Primary outcomes of this study included vascular flow pattern, nodule size, calcifications, echogenicity, margins, and shape. Odds ratios were calculated for categorical outcomes, while mean net changes were calculated for continuous variables. DerSimonian and Laird random-effects models were used to pool mean net changes or odds ratios across the studies (14). The presence of heterogeneity was assessed with Cochran’s Q test and its extent quantified with the I-square index. Funnel plots were constructed in order to assess publication bias and Begg’s rank correlation test was used to examine the asymmetry of these plots. Egger’s weighted linear regression test was used to examine the association between the mean effect estimate and its variance. Additionally, sensitivity analyses were conducted by excluding each study in turn, to evaluate their relative influence on the pooled estimates. All analyses were conducted in STATA (version 10; College Station, Texas, USA).
Searching the two databases, 89 publications were identified. Thirty-one were removed because the studies did not compare vascularity between benign and malignant nodules. Twenty-seven were removed because they were retrospective studies. Four were excluded because we were unable to access the articles. One was excluded because the article was in German. One study was excluded because the data was not included in the article. Ten were excluded because the sample size did not meet our required sample size. One study was excluded because it was a repeat study. The remaining 14 prospective studies underwent full text review and were included in final analysis (Figure 1).
In the 14 prospective studies that met inclusion criteria, a total of 4,154 thyroid nodules were evaluated. Of these, 1,419 (34%) were malignant. Thirty-three percent of these malignant thyroid nodules had no vascular flow, while 17% had peripheral flow and 50% had internal vascular flow (Table 1).
No vascular flow
There were 12 studies (3,15-24) comprising 1,501 nodules that analyzed whether the absence of vascular flow correlated with thyroid malignancy with a range of 0% (22) to 56% (18). When meta-analysis was performed comparing benign and malignant nodules, five studies (9,15,16,22,24) were identified, which included 589 nodules. Analysis indicated that there was no significant difference in vascular flow between the two groups (95% CI: −14.329, 4.257) (Figure 2). The study by Kim et al. (15) was the only one demonstrating that lack of vascularity significantly indicated that nodules were benign.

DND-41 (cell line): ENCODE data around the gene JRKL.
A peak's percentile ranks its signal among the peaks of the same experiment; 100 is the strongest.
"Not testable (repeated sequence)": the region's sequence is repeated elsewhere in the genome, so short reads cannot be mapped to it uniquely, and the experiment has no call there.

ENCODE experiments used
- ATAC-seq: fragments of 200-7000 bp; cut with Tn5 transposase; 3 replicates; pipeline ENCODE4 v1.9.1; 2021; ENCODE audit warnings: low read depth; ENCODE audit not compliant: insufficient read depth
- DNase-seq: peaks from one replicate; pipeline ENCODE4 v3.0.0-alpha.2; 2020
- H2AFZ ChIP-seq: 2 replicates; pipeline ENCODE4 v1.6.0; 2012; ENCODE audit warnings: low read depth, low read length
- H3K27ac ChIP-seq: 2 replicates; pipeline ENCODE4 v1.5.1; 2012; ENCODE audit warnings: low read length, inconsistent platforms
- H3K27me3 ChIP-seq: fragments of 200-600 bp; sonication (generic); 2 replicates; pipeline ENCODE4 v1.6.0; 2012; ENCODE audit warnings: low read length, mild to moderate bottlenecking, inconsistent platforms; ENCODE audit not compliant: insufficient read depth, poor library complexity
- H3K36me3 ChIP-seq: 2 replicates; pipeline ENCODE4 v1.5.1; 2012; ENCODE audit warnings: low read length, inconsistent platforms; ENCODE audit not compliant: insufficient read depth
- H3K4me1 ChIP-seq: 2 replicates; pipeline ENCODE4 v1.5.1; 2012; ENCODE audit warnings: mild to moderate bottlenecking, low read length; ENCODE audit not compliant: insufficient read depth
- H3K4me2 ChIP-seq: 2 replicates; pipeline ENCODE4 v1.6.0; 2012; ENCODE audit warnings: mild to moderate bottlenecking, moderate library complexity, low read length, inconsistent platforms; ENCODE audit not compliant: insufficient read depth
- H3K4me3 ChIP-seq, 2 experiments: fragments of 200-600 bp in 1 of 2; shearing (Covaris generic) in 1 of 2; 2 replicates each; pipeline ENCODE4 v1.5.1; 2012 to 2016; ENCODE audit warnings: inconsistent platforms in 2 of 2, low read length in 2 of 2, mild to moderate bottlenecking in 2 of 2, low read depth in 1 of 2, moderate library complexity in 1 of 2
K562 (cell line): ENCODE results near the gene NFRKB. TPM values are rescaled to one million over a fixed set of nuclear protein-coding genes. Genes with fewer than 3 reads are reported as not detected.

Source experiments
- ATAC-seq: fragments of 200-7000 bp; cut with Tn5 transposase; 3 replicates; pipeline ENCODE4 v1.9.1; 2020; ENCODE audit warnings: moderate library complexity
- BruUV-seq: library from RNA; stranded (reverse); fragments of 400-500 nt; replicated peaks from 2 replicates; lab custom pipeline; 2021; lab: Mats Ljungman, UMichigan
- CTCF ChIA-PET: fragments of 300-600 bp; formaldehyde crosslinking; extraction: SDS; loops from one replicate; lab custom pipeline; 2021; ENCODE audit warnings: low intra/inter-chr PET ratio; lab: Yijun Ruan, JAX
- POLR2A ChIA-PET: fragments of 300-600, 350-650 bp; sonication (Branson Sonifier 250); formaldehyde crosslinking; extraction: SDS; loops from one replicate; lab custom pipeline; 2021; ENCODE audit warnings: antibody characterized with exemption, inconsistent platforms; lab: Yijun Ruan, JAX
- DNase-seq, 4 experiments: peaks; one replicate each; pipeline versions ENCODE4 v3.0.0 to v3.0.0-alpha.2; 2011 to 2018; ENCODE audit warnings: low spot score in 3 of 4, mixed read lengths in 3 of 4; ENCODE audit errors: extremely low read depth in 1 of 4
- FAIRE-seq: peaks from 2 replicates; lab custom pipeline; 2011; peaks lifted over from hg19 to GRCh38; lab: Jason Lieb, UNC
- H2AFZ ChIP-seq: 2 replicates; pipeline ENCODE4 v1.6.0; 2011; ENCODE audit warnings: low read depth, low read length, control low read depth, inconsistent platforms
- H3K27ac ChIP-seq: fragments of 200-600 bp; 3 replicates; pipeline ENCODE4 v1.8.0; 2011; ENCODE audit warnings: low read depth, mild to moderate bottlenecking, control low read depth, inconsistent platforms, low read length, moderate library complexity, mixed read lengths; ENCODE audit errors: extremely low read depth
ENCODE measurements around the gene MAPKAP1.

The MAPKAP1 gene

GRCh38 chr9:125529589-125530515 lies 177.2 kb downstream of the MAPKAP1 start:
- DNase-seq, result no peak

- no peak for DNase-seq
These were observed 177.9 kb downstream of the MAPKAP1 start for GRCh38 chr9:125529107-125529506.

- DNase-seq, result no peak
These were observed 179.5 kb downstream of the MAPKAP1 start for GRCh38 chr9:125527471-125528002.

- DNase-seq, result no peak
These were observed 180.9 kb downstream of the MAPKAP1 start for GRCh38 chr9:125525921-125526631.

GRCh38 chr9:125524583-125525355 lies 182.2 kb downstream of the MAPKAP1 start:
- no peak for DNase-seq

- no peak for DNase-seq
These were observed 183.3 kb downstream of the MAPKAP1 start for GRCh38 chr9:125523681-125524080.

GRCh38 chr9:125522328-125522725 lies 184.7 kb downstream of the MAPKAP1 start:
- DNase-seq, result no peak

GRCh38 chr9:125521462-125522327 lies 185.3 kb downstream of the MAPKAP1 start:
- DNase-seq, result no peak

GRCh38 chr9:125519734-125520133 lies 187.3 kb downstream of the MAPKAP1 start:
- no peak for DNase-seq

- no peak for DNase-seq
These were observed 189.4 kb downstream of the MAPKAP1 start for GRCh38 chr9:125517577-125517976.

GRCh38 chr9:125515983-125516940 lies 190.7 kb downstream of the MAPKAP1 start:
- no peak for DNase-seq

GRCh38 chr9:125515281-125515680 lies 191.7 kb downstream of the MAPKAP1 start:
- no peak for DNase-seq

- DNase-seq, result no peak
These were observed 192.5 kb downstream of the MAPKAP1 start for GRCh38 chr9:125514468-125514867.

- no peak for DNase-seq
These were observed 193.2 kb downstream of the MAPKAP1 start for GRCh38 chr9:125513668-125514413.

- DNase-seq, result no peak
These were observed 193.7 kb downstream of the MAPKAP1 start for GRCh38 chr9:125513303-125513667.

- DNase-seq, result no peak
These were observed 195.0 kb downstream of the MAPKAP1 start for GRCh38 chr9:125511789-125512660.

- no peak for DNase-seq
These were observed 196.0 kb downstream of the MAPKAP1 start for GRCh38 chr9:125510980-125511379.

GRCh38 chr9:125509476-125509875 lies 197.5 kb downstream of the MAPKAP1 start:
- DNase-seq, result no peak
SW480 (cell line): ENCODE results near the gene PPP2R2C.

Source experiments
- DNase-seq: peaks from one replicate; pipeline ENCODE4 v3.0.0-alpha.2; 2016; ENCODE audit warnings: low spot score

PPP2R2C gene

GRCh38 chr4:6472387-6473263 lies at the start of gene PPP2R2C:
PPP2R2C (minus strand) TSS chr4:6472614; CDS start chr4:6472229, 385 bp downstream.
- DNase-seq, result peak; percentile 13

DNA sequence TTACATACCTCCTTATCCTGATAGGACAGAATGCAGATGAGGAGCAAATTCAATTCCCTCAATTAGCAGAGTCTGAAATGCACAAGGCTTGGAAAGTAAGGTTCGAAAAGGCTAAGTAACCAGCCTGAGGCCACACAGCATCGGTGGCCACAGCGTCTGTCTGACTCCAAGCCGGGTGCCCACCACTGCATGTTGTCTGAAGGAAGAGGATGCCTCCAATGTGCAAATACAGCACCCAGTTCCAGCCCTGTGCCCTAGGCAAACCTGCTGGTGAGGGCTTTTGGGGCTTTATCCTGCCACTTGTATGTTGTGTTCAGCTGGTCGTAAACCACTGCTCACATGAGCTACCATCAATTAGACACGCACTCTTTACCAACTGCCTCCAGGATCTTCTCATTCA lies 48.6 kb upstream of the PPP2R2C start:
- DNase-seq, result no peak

There were 11 studies (3,9,15-17,21-26) comprising 868 nodules that analyzed whether peripheral vascular flow correlated with thyroid malignancy with a range of 0% (22) to 69% (17). When meta-analysis was performed comparing benign and malignant nodules, five studies (9,15,16,22,24) were identified including 265 nodules. Analysis indicated that there was no significant difference in peripheral vascular flow (95% CI: −29.254, 4.313) between benign and malignant thyroid nodules (Figure 3). Frates (9) was the only study that found that peripheral vascularity significantly indicated that nodules were benign.
There were 14 studies (3,9,15-26) comprising 1,798 nodules that analyzed whether internal vascular flow correlated with thyroid malignancy with a range of 6% (22) to 76% (17). When meta-analysis was performed comparing benign and malignant nodules, five studies (9,15,18,22,24) were identified including 540 nodules. Analysis indicated that there was no significant difference in internal vascularity (95% CI: −72.067, 2.824) between malignant and benign thyroid nodules (Figure 4). Kim (15) and Frates (9) were the only studies that found that internal vascularity significantly indicated that nodules were benign.